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An assessment of citizen benefits of enterprise resource planning systems in municipalities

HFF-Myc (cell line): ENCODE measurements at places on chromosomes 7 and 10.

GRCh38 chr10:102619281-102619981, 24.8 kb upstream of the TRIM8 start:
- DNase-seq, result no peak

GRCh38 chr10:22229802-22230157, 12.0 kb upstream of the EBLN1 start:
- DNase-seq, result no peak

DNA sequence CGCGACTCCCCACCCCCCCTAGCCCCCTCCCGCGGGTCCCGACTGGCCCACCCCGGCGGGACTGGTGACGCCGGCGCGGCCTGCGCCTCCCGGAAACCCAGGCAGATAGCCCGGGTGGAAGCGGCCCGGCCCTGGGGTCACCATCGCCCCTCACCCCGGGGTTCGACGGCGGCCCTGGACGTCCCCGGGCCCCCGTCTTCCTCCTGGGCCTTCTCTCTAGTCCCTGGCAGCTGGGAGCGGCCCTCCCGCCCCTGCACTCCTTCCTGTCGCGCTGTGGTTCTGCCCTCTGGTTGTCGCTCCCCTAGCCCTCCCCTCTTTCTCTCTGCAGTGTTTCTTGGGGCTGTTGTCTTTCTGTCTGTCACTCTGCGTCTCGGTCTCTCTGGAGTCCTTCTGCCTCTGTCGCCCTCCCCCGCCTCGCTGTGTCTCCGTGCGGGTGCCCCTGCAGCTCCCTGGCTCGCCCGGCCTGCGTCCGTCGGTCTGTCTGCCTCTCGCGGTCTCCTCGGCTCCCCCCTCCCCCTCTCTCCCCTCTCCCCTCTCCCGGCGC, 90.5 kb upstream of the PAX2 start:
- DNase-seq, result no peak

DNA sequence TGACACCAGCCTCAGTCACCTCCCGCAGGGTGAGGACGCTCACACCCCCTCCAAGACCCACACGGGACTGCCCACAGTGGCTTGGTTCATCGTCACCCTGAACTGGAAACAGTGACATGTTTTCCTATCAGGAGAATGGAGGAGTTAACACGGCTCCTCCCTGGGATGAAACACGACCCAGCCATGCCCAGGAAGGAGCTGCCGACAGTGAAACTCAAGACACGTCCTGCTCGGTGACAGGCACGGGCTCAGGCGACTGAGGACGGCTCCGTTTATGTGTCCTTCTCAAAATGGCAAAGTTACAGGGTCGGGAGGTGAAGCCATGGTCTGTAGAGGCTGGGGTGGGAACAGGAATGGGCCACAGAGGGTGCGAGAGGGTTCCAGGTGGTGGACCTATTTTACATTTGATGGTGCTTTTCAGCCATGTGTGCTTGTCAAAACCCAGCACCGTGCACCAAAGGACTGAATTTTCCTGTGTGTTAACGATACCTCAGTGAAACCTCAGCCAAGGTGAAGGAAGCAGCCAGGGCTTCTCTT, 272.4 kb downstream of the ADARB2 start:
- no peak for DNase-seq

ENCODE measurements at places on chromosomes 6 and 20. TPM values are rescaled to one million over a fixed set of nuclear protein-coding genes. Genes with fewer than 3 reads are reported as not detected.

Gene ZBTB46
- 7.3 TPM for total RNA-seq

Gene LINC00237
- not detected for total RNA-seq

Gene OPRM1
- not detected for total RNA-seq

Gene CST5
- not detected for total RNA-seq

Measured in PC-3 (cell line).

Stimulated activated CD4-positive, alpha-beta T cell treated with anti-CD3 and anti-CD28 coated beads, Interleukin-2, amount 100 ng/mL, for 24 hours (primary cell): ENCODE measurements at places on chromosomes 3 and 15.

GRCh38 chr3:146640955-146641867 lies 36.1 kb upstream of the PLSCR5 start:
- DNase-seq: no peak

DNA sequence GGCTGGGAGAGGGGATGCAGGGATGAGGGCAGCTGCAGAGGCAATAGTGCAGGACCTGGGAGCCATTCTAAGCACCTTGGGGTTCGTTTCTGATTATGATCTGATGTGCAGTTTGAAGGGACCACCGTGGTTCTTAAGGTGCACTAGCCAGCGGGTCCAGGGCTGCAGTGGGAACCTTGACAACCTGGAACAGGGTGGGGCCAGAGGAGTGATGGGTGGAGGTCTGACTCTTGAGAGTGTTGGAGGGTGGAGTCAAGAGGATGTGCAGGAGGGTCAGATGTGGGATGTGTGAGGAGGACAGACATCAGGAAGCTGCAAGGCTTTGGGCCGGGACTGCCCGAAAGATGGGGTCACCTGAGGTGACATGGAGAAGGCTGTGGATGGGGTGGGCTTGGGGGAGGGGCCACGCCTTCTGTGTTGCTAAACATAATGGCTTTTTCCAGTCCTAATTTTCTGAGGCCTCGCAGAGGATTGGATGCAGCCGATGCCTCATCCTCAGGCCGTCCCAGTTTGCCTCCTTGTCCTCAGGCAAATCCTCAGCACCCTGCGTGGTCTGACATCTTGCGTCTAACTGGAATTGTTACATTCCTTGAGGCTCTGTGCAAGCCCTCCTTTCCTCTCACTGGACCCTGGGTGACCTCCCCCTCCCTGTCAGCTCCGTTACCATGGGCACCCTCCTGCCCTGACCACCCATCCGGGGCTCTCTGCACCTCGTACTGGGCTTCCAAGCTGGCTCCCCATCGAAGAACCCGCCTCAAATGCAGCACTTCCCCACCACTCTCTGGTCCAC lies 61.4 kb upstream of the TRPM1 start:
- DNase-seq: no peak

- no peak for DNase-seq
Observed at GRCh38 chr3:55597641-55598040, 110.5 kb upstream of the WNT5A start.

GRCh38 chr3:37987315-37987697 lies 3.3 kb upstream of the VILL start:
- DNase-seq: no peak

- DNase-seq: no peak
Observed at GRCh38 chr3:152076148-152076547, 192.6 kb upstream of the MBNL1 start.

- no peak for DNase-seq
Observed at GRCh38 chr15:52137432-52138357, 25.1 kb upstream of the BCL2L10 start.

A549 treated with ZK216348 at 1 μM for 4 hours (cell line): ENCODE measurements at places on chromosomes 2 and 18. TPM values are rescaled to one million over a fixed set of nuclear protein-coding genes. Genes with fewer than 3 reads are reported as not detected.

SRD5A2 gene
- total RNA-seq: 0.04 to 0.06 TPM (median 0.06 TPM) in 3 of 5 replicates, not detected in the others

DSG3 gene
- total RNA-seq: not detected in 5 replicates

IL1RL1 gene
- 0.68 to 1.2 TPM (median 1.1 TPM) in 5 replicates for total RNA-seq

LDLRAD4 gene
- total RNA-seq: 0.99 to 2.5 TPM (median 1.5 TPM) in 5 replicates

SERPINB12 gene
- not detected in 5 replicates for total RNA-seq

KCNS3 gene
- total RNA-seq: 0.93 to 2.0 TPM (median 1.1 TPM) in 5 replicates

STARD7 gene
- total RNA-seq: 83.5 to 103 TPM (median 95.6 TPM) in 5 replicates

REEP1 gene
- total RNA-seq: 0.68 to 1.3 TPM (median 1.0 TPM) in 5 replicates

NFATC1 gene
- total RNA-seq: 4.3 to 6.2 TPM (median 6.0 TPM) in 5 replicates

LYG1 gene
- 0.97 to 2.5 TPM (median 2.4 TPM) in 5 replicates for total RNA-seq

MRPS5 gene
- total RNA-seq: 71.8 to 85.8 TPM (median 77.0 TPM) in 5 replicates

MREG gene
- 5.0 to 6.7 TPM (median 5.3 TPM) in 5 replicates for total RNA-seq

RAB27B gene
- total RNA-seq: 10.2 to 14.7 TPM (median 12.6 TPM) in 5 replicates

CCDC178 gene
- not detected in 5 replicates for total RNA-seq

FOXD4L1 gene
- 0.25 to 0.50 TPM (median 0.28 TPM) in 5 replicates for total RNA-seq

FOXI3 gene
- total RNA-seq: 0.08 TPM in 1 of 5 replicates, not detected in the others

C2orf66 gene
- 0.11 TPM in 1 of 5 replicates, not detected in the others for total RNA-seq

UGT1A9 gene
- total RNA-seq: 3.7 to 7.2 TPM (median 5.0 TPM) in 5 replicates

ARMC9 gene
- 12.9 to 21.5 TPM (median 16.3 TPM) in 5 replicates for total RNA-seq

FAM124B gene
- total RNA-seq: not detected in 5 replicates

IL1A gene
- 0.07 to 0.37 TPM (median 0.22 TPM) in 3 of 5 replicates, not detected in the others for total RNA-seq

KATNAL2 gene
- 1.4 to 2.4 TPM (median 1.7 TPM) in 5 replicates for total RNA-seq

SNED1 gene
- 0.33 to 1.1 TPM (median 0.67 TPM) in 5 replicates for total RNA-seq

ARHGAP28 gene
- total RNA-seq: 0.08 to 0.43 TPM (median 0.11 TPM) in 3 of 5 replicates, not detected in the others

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In this information age, Enterprise Resource Planning (ERP) system implementation simplifies complexities within organisational heterogeneous Information Systems (IS). Following the early era of computerisation, ERP systems were designed to provide a formal integration of the whole enterprise with a business focussed approach to the application of Information and Communication Technology (ICT). With the advent of ERP systems, organisations in industry have invested substantially in these systems to assist and augment their ability to form more effective management of their resources across corporate walls and business functions through an integration of information and operations. In the public sector, governments at all levels have also turned to ERP systems to address their needs. As such, ERP implementation has become a new solution that many public institutions are venturing into, based on the evidence of benefits in the commercial sector. However, in the public sector, ERP systems should not be focussed on just internal organisational benefits. Due cognisance must be given, during design and implementation, to the citizen, who is the key public sector beneficiary. The benefits from ERP systems implementation and utilisation are well researched and documented by various scholars. However research has mainly focused on the private sector. Given the growing importance of ERP systems in the public sector it has become imperative to advance understanding in the arena of government with regards to public ERP system implementation and utilisation. Thus, an important question that warrants investigation is: ―What are the benefits for the citizen when ERP systems are implemented by municipalities?‖ The empirical work reported in this research investigated, via an in-depth case study, how the citizen benefits from ERP implementations in municipalities. Fifteen respondents, who are employees the City of Cape Town Municipality, were interviewed. Their interview transcripts, together with the other supporting documents they supplied and information from the City‘s website, were analysed through hermeneutical analysis. The analysis of the data was facilitated by the use of Atlas.ti, a computer-aided qualitative analysis software tool. Four key findings emanated from the analysis. Indirect ERP-system benefits: The benefits in this category denoted those benefits that are generically found in any ERP system regardless of it being implemented in a private or public enterprise setup. Direct citizen benefits: These are the benefits that are noticeable and directly extended to the citizens even without the knowledge of the existence of the ERP system. Effective ERP system benefits management: This finding elaborated how the ERP system can be sustainably managed to ensure that it delivers maximum benefits to the citizens in a long term. Efficient and effective use of public money: This finding explained the outcomes of utilising the ERP system, specifically in public enterprises, such as municipalities. The findings of this study are important in that they would assist to articulate and improve the business cases when municipalities commence with planning for ERP system acquisition. This is especially important given the high cost related to ERP system implementation. More importantly, the findings provide a basis for the identification of citizen benefits which are related to ERP system implementation. This provides municipal management a frame within which to improve the on-going management of ERP systems. The findings thus support improved ERP system benefits management and which would in turn ensure improved service delivery to the citizenry.